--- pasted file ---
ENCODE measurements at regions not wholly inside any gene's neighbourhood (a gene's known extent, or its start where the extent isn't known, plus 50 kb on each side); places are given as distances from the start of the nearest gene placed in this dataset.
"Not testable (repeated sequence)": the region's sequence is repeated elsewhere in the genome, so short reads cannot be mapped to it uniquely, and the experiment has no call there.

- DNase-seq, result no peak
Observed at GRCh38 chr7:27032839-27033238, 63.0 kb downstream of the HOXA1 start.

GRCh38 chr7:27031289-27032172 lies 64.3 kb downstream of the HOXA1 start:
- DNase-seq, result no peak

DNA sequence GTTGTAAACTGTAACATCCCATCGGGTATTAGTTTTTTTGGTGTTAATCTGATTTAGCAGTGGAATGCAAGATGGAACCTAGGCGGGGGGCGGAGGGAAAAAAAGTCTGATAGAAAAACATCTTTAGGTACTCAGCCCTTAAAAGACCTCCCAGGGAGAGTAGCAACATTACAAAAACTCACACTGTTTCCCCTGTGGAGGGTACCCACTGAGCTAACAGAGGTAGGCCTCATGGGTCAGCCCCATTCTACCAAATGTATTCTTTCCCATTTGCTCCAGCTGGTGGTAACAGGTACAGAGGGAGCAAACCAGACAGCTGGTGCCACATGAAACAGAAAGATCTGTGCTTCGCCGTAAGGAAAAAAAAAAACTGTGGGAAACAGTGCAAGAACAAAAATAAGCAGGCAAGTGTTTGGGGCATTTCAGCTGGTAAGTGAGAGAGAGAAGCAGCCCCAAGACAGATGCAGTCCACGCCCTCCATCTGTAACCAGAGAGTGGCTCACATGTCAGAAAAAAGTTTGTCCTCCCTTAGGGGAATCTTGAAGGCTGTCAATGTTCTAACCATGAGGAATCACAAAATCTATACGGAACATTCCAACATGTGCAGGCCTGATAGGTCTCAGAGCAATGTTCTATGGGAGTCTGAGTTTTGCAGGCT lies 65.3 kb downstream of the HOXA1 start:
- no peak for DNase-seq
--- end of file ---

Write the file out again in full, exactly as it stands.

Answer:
ENCODE measurements at regions not wholly inside any gene's neighbourhood (a gene's known extent, or its start where the extent isn't known, plus 50 kb on each side); places are given as distances from the start of the nearest gene placed in this dataset.
"Not testable (repeated sequence)": the region's sequence is repeated elsewhere in the genome, so short reads cannot be mapped to it uniquely, and the experiment has no call there.

- DNase-seq, result no peak
Observed at GRCh38 chr7:27032839-27033238, 63.0 kb downstream of the HOXA1 start.

GRCh38 chr7:27031289-27032172 lies 64.3 kb downstream of the HOXA1 start:
- DNase-seq, result no peak

DNA sequence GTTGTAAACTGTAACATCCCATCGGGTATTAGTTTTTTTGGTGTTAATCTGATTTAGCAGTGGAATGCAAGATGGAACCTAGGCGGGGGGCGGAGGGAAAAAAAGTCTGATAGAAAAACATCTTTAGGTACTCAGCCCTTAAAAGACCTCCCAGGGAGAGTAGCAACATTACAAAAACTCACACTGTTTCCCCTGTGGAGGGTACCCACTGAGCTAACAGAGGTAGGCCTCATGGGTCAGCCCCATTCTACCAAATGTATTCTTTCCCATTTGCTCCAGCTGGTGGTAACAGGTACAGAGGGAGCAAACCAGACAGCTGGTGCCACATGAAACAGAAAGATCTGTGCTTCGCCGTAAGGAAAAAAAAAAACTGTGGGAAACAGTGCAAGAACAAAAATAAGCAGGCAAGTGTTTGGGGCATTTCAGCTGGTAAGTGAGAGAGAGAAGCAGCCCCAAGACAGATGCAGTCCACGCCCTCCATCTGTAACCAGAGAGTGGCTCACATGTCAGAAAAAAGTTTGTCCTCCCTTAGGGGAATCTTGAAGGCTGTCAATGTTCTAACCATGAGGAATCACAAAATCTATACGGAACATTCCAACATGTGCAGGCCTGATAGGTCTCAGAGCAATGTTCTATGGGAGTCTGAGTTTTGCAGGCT lies 65.3 kb downstream of the HOXA1 start:
- no peak for DNase-seq